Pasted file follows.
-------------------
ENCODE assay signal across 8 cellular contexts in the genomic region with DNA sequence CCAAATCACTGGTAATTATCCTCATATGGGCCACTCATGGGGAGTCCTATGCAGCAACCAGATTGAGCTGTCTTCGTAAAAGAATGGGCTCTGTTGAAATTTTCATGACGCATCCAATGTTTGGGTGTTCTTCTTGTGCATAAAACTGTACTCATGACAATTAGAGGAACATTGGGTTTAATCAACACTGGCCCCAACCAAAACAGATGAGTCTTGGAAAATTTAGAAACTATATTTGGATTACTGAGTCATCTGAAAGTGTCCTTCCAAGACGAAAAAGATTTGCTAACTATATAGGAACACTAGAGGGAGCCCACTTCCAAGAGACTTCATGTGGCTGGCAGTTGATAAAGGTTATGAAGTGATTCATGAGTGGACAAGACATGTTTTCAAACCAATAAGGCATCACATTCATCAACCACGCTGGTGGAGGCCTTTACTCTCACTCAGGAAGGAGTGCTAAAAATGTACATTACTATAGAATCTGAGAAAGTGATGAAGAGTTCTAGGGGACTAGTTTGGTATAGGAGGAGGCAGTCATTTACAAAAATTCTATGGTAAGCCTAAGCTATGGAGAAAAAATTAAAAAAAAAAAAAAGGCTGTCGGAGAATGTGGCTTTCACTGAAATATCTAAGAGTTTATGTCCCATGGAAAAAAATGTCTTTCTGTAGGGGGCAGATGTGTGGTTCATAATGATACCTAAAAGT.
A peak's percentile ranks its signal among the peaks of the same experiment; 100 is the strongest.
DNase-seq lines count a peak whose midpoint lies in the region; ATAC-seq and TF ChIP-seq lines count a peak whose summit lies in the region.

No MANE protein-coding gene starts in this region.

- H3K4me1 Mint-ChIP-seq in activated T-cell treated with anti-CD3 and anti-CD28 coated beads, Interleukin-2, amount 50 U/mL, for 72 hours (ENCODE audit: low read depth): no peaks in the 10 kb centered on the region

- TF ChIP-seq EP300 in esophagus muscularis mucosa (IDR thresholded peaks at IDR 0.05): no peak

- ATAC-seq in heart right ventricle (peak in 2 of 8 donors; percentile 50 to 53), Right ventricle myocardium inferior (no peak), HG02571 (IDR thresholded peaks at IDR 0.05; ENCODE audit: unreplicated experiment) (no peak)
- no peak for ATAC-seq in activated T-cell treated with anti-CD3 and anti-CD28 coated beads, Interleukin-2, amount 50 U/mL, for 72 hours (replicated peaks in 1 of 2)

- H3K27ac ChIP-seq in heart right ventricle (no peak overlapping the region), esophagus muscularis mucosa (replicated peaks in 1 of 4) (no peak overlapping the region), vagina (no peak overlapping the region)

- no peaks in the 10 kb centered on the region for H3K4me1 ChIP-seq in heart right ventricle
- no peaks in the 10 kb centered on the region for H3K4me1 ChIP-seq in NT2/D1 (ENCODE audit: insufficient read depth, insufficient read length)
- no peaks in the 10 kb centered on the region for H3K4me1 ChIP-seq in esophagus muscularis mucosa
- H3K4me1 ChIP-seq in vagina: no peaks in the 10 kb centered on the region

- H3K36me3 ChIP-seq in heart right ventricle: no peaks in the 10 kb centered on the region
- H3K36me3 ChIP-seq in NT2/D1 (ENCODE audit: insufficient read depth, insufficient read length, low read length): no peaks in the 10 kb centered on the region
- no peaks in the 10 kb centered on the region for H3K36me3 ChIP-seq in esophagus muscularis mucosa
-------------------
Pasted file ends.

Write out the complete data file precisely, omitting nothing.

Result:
ENCODE assay signal across 8 cellular contexts in the genomic region with DNA sequence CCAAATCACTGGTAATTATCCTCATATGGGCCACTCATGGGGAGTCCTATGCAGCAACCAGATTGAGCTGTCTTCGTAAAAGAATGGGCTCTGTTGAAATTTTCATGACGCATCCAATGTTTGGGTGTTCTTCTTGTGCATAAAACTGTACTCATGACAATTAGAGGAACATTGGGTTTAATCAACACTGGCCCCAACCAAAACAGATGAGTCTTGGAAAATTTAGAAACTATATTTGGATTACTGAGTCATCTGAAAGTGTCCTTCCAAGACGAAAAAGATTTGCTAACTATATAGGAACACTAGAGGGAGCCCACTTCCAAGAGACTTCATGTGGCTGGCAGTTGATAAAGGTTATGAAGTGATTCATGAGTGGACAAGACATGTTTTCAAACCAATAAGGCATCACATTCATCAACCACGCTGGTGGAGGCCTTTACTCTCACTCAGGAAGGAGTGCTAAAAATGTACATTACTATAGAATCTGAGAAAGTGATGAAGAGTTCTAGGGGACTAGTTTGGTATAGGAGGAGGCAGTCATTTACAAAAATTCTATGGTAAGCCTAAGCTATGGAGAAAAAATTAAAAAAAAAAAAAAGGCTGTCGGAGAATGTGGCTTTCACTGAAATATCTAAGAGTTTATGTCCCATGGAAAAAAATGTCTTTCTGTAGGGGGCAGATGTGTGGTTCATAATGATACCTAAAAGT.
A peak's percentile ranks its signal among the peaks of the same experiment; 100 is the strongest.
DNase-seq lines count a peak whose midpoint lies in the region; ATAC-seq and TF ChIP-seq lines count a peak whose summit lies in the region.

No MANE protein-coding gene starts in this region.

- H3K4me1 Mint-ChIP-seq in activated T-cell treated with anti-CD3 and anti-CD28 coated beads, Interleukin-2, amount 50 U/mL, for 72 hours (ENCODE audit: low read depth): no peaks in the 10 kb centered on the region

- TF ChIP-seq EP300 in esophagus muscularis mucosa (IDR thresholded peaks at IDR 0.05): no peak

- ATAC-seq in heart right ventricle (peak in 2 of 8 donors; percentile 50 to 53), Right ventricle myocardium inferior (no peak), HG02571 (IDR thresholded peaks at IDR 0.05; ENCODE audit: unreplicated experiment) (no peak)
- no peak for ATAC-seq in activated T-cell treated with anti-CD3 and anti-CD28 coated beads, Interleukin-2, amount 50 U/mL, for 72 hours (replicated peaks in 1 of 2)

- H3K27ac ChIP-seq in heart right ventricle (no peak overlapping the region), esophagus muscularis mucosa (replicated peaks in 1 of 4) (no peak overlapping the region), vagina (no peak overlapping the region)

- no peaks in the 10 kb centered on the region for H3K4me1 ChIP-seq in heart right ventricle
- no peaks in the 10 kb centered on the region for H3K4me1 ChIP-seq in NT2/D1 (ENCODE audit: insufficient read depth, insufficient read length)
- no peaks in the 10 kb centered on the region for H3K4me1 ChIP-seq in esophagus muscularis mucosa
- H3K4me1 ChIP-seq in vagina: no peaks in the 10 kb centered on the region

- H3K36me3 ChIP-seq in heart right ventricle: no peaks in the 10 kb centered on the region
- H3K36me3 ChIP-seq in NT2/D1 (ENCODE audit: insufficient read depth, insufficient read length, low read length): no peaks in the 10 kb centered on the region
- no peaks in the 10 kb centered on the region for H3K36me3 ChIP-seq in esophagus muscularis mucosa